Researchers say without the current vaccination program in place, by the end of June 2021 there would have been an additional 1.25 million hospitalizations.
"If the U.S. had achieved only half the actual pace of vaccination, there would have been nearly 121,000 additional deaths and more than 450,000 additional hospitalizations," study authors wrote.
On July 28, Pfizer shared data about a third dose of its COVID-19 vaccine that suggests it "strongly" boosts protection against the more contagious delta variant of the coronavirus, which has driven a recent surge in U.S. cases and hospitalizations.
A separate study published in the New England Journal of Medicine on July 21 revealed that two doses of the Pfizer vaccine are 88% effective against the delta variant.
Researchers found with the Pfizer vaccine, the effectiveness of two doses was 93.7% among people with the alpha variant and 88% among those with the delta variant.
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"Overall, we found high levels of vaccine effectiveness against symptomatic disease with the delta variant after the receipt of two doses," the study authors wrote.
But effectiveness after only one dose of the vaccine was notably lower — only 30.7% effective against the delta variant — driving home previous suggestions by officials to obtain two doses of a vaccine.
"Our finding of reduced effectiveness after the first dose would support efforts to maximize vaccine uptake with two doses among vulnerable groups in the context of circulation of the delta variant," the authors continued.
Experts believe the delta variant spreads more easily because of mutations that make it better at latching onto cells in human bodies. On its website, the CDC notes "increased transmissibility" with the delta variant and the potential for it to make certain monoclonal antibody treatments less effective.
Even the ChAdOx1 nCoV-19 vaccine, which was manufactured in India and is less effective than the Pfizer or Moderna vaccines, is effective at preventing serious illness from the disease, according to a recent study. The study, published in the medical journal The Lancet on July 1, found that India’s vaccine offered 71% efficacy and protection against hospitalization from COVID-19.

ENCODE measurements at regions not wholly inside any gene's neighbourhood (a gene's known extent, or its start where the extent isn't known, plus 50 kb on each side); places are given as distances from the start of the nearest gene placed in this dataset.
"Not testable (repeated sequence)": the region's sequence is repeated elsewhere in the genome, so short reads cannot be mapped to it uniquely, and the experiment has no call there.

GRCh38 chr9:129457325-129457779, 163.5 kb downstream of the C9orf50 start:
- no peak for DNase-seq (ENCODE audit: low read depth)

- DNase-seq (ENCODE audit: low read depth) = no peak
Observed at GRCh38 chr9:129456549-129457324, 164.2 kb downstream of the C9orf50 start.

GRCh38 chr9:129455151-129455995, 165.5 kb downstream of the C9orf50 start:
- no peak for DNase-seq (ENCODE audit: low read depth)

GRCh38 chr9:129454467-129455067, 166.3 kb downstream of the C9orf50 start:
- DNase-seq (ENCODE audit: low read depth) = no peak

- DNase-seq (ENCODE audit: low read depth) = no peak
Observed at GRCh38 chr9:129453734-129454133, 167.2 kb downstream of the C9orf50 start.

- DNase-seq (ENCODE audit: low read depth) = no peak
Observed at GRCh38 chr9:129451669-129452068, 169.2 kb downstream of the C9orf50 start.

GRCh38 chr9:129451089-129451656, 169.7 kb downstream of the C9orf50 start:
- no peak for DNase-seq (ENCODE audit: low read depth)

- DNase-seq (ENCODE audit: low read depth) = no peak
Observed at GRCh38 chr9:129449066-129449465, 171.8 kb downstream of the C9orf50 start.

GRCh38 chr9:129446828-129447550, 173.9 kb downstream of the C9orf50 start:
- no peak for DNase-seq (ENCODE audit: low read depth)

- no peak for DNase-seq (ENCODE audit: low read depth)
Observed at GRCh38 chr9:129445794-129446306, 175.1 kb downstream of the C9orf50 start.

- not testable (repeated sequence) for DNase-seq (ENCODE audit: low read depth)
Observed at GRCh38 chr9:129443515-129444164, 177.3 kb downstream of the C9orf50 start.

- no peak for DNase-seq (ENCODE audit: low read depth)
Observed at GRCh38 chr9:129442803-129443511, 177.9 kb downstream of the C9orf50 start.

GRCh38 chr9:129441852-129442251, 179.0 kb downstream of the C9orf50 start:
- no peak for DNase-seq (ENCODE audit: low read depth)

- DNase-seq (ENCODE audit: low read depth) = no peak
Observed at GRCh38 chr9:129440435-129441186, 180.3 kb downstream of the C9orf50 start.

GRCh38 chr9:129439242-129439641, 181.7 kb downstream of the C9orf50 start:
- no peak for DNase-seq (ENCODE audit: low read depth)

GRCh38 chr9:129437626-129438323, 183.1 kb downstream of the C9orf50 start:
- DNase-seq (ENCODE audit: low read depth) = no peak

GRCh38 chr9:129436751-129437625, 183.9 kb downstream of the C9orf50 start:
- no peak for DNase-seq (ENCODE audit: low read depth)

But with current breakthrough infections happening in the U.S. and vaccination rates stalling, there are growing concerns that emerging mutations — including delta plus — could develop and overtake even the hyper-contagious delta variant.
Scientists who are part of a government scientific advisory group from the United Kingdom said it is "almost certain" a new COVID-19 variant will emerge that will render current vaccines ineffective.
The advisory group published a research and analysis paper on the long-term evolution of COVID-19 on July 26. The paper explores several hypothetical, but highly likely, scenarios of what humanity can expect in the long-term from COVID-19 based on current trends and data.
Scientists wrote that since the eradication of the novel coronavirus is "unlikely," there are sure to be new variants that emerge and infect the population at large.
"For this purpose, we consider mutations in the ‘body’ of the virus (the viral genes that are expressed in infected cells and control replication and cell response), that might affect virus fitness and disease severity, separately from mutations in the spike glycoprotein that might affect virus transmission and antibody escape," according to the analysis.
Authors hypothesized that since COVID-19 is still prevalent among the larger population, there is a very high likelihood a new variant will emerge, creating a strain of the novel coronavirus that can evade current vaccines. The new variant will create a need for a modified vaccine, which could likely come in the form of a yearly booster shot, similar to the flu vaccine, the scientists said.
But it’s not yet clear if the delta plus variant poses a higher risk to people who are vaccinated. In India, where the primary delta variant originated, experts are keeping a close eye on the delta plus strain’s evolution.
Speaking to India Today, Dr. Rakesh Mishra, director of India’s Centre For Cellular And Molecular Biology said, "Delta is the most widespread variant in the country, we don't know if the new variant will overtake the parent. But we are keeping a watch on it to prevent another unprecedented surge," Mishra added.
Is the delta plus variant more severe?
So far, there is no conclusive evidence to suggest that the delta variant or the delta plus variant are more deadly than the original coronavirus strain that was first detected during the onset of the pandemic.